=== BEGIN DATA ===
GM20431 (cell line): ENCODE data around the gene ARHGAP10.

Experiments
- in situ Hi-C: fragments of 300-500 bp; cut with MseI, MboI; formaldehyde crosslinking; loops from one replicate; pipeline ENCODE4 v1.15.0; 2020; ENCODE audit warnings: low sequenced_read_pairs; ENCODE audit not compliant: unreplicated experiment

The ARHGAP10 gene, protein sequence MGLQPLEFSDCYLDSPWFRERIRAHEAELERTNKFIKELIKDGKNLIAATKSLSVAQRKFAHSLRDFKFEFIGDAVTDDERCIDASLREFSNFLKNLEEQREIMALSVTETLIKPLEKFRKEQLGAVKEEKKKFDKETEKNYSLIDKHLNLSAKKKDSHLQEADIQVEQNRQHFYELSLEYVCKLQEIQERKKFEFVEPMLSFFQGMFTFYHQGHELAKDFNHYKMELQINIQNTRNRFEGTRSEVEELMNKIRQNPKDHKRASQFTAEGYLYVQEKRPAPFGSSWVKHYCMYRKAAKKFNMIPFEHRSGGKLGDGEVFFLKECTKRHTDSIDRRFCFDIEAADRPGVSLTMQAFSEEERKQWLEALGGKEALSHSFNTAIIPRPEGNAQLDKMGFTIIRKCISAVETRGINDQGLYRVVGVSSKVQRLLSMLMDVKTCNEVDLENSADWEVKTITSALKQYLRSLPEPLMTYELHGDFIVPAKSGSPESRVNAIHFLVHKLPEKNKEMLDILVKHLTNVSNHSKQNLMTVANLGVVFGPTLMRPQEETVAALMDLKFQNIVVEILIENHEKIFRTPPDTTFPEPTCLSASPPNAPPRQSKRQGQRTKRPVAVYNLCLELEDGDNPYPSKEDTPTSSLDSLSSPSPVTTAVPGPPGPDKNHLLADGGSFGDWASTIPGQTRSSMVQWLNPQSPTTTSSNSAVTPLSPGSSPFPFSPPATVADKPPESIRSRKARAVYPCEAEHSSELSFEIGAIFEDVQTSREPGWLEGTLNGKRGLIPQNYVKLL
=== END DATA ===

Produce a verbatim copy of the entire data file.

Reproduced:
GM20431 (cell line): ENCODE data around the gene ARHGAP10.

Experiments
- in situ Hi-C: fragments of 300-500 bp; cut with MseI, MboI; formaldehyde crosslinking; loops from one replicate; pipeline ENCODE4 v1.15.0; 2020; ENCODE audit warnings: low sequenced_read_pairs; ENCODE audit not compliant: unreplicated experiment

The ARHGAP10 gene, protein sequence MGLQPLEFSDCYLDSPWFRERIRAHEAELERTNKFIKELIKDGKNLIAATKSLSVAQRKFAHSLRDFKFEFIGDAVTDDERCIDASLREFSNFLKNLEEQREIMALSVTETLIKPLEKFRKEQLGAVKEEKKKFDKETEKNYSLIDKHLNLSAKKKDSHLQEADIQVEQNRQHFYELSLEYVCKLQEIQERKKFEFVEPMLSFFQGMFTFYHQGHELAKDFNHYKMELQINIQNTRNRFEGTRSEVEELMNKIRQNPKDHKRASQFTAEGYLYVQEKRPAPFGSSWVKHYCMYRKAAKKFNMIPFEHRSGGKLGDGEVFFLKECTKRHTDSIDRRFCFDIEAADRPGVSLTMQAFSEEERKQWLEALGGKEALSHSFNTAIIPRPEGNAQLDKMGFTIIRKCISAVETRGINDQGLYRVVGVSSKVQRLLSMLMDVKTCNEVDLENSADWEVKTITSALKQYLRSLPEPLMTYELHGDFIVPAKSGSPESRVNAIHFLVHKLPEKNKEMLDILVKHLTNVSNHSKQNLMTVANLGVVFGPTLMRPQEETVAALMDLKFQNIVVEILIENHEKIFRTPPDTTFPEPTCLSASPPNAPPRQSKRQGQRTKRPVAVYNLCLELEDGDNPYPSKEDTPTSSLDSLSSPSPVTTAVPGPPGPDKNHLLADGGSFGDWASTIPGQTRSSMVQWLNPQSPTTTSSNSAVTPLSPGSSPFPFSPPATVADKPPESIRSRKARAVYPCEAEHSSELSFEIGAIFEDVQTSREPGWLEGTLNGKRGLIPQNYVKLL